Women of the World, Global Voices
Three young runners come from the Ethiopian rural town of Bekoji, home to current Olympic and World Champions.
A UK punk band — whose members include several musicians with learning disabilities — take center stage at a mainstream music festival.
Jerry Rothwell is a documentary filmmaker whose work includes the award-winning feature docs, Heavy Load, about a group of people with learning disabilities who form a punk band, Donor Unknown about a sperm donor and his many offspring and Deep Water, co-directed with Louise Osmond,… about Donald Crowhurst’s ill-fated voyage in the 1968 round the world yacht race.
His past credits include The Late George Shaw, for Channel 4’s Art Show series, the Modern Painters series of short films for Channel 4 and TV and radio programmes for BBC, Carlton, Channel 4, Teachers TV, and the Arts Council. Another strand of Jerry's work has been participatory production, working with people to tell their own stories on film. He played in lead role in developing Hi8us Projects improvised dramas with young people for Channel 4, in establishing First Light, the UK Film Council's scheme for young filmmakers, and in setting up digital storytelling exchanges between marginalised communities across Europe.
His latest film is Town of Runners, premiered at Tribeca Film Festival.
Al Morrow is an award-winning producer and Head of Documentary at Met Film Production. She produced the feature documentary Deep Water (Pathe, UKFC, FilmFour), winner of the Grierson award for Best Cinema Documentary 2007; and Jerry Rothwell's Heavy Load (IFCtv, ITV, BBC), which won the… Audience Award at the Britdoc Festival in 2008 and the inaugural CDN Cultural Diversity Award for Excellence in Creative Output in 2009. She is in production on Jerry's upcoming feature documentaries Donor 150 (More 4, Arte, NRK), and Town of Runners (Britdoc Channel 4 Foundation, Digital Rights Group). She is in active development on a wide range of projects including Jeanie Finlay's, The Great Hip Hop Hoax (BBC Scotland) and Jerry's How to Change the World, which is being developed through the UK Film Council.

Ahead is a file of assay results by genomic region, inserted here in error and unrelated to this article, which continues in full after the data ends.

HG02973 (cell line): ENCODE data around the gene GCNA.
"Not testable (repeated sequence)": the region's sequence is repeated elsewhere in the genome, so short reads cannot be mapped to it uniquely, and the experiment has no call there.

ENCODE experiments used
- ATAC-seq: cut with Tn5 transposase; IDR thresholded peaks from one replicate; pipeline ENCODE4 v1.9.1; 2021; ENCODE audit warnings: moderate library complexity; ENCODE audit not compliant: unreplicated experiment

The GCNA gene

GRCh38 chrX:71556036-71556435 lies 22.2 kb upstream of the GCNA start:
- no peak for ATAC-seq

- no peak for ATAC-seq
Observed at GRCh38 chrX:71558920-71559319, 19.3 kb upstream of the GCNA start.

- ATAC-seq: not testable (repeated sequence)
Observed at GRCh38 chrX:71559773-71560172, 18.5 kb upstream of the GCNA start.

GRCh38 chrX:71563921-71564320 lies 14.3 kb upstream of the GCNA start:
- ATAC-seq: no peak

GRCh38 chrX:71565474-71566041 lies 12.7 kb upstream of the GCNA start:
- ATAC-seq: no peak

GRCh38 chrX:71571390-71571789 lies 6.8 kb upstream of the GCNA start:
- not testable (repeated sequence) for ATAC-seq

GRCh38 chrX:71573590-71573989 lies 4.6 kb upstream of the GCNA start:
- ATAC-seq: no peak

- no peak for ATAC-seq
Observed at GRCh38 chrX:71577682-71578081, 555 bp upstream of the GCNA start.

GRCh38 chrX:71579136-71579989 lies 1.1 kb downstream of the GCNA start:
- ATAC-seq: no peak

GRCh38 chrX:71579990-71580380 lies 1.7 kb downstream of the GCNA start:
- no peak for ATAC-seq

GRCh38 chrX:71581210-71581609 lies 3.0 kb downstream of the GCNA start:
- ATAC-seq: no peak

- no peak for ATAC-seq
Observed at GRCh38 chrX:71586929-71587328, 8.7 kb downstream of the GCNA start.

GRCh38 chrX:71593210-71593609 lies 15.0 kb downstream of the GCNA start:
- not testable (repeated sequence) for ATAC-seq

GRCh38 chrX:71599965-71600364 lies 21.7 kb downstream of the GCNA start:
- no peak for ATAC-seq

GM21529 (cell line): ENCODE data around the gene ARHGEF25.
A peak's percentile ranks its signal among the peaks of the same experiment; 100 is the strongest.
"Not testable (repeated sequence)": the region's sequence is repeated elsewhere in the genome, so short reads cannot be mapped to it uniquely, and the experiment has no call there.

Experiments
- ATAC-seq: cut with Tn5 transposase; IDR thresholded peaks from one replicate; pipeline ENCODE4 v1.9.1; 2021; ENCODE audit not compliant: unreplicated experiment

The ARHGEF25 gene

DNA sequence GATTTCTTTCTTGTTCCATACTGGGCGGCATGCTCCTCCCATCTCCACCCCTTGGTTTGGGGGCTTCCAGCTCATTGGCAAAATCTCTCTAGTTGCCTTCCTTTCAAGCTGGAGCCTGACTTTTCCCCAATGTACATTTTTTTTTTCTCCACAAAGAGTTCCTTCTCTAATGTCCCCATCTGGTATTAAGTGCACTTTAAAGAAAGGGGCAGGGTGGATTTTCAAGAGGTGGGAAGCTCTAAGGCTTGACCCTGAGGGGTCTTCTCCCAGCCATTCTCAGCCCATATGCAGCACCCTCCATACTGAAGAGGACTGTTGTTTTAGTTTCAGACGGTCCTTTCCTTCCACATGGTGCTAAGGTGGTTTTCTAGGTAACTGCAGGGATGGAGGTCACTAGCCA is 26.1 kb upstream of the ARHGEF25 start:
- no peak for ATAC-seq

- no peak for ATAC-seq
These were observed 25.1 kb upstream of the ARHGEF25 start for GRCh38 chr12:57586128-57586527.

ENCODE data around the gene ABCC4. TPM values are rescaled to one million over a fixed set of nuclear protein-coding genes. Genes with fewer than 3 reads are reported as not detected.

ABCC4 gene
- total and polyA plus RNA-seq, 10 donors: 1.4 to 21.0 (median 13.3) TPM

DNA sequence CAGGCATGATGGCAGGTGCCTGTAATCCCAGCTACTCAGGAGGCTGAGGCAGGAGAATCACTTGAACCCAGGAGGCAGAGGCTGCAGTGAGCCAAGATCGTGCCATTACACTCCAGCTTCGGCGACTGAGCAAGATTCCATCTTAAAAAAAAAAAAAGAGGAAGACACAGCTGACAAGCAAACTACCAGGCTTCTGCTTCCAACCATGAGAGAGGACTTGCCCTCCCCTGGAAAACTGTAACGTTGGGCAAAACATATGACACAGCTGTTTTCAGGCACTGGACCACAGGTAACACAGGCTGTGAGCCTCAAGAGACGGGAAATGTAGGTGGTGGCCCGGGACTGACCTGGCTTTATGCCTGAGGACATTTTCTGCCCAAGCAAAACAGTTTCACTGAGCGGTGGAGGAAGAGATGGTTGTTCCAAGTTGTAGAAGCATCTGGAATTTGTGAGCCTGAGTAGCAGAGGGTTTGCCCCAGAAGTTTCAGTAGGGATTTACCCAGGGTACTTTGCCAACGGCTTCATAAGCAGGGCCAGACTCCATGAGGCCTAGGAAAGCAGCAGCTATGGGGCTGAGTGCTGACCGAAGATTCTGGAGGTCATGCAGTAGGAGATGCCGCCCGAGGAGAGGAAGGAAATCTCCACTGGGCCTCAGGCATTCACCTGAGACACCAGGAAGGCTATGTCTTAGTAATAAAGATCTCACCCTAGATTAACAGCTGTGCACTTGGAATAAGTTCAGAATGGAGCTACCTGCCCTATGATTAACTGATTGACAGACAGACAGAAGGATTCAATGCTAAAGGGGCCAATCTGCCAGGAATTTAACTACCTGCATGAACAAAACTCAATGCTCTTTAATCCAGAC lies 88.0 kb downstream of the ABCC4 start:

Jonny Persey is an independent film producer and managing director of Met Film Production. His feature film credits include Deep Water (Pathe, UKFC, FilmFour), Wondrous Oblivion (Momentum), and the documentary The Pied Piper of Hutzovina. Jonny studied at the National Film & Television… School where he produced a series of acclaimed short films both through the school and independently. He serves on PACT’s Film Policy Group and is a member of ACE. Jonny is also Director of the Met Film School at Ealing.
Heavy Load follows a year in the life of a British punk band, some of whose members have learning disabilities. Aside from that, they’re subject to the same inflammatory mix of ego, fantasy, and desire that fuels any emerging band. But their unique situation finds them negotiating the perilous space between two different worlds: On the one hand they must abide the institutional timetable of day centers, work placements, and social workers; on the other hand, there’s the chaotic slacker life of rehearsals, studios, and gigs. Home life and band life; from invisibility to stardom of a sort, and back again.
But this is not a film about a young band on the road to making it. Specializing in thrash covers of late ’70s punk – or punk versions of recent pop, Heavy Load are unlikely to have a top 10 hit. “We like to take a classic song,” says guitarist Mick, “and crucify it.” Their cacophonic reinterpretation of Kylie Minogue’s “Can’t Get You Out Of My Head” possesses a frenzied anarchy that bears no resemblance to the disco original. Their howled version of the Troggs “Wild Thing” adds a psychotic menace that makes you forget that this was once a love song. On stage, the band fizzes with an energy that belies the expectations the world has of the people derisively dismissed as the "spaz" or the "moron" or the "idiot." They survive through a combination of raucous energy, attitude, and sheer volume.
Shot over two years, during which Heavy Load record their first album The Queen Mother’s Dead, the film is a comedy of conflicting ambitions, capturing the excitement, sweat, and romance of playing in a band through the eyes of a set of unique characters as they graduate from playing disability club nights and take center stage at a mainstream music festival.